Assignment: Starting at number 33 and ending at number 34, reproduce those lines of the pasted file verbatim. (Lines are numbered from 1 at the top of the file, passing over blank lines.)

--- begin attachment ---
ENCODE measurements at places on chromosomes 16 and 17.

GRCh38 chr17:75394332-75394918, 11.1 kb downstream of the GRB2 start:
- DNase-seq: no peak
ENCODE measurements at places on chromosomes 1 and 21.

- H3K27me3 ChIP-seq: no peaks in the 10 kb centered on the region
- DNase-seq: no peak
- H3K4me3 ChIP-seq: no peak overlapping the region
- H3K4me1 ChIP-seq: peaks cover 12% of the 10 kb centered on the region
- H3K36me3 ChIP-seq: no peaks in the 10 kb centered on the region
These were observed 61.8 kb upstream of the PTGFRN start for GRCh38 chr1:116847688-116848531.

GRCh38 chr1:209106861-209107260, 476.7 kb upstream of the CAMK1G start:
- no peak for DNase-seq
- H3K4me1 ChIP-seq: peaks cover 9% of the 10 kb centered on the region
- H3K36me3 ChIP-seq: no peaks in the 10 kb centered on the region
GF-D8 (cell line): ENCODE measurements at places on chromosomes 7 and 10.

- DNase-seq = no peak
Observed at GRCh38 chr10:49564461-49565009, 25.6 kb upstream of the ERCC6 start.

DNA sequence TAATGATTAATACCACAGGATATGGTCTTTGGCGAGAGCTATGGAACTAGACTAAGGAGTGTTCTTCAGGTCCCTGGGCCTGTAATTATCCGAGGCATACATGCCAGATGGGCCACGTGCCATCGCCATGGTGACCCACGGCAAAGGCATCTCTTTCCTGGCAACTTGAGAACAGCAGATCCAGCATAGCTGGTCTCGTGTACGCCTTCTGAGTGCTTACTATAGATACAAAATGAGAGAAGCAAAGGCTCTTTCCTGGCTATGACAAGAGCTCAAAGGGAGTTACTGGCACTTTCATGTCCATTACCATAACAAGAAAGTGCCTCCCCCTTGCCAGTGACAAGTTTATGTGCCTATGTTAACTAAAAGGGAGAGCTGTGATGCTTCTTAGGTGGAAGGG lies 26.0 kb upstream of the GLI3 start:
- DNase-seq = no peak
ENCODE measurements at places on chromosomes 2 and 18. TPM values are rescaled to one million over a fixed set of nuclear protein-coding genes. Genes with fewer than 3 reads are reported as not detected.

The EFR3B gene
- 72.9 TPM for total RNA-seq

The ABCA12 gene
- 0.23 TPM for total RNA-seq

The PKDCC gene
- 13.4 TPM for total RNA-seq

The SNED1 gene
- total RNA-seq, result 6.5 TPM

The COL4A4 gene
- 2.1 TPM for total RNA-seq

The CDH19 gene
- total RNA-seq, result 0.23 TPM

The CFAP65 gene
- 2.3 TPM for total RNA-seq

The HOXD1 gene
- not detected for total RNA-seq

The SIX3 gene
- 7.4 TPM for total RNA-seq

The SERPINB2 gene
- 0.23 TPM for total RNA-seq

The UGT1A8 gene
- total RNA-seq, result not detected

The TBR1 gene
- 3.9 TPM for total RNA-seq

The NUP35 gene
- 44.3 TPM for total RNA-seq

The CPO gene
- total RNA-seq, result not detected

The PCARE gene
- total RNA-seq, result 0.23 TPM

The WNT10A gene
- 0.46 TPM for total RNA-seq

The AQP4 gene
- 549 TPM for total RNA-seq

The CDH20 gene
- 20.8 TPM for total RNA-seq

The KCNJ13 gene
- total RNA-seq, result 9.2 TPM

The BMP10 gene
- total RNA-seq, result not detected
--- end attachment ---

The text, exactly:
The CFAP65 gene
- 2.3 TPM for total RNA-seq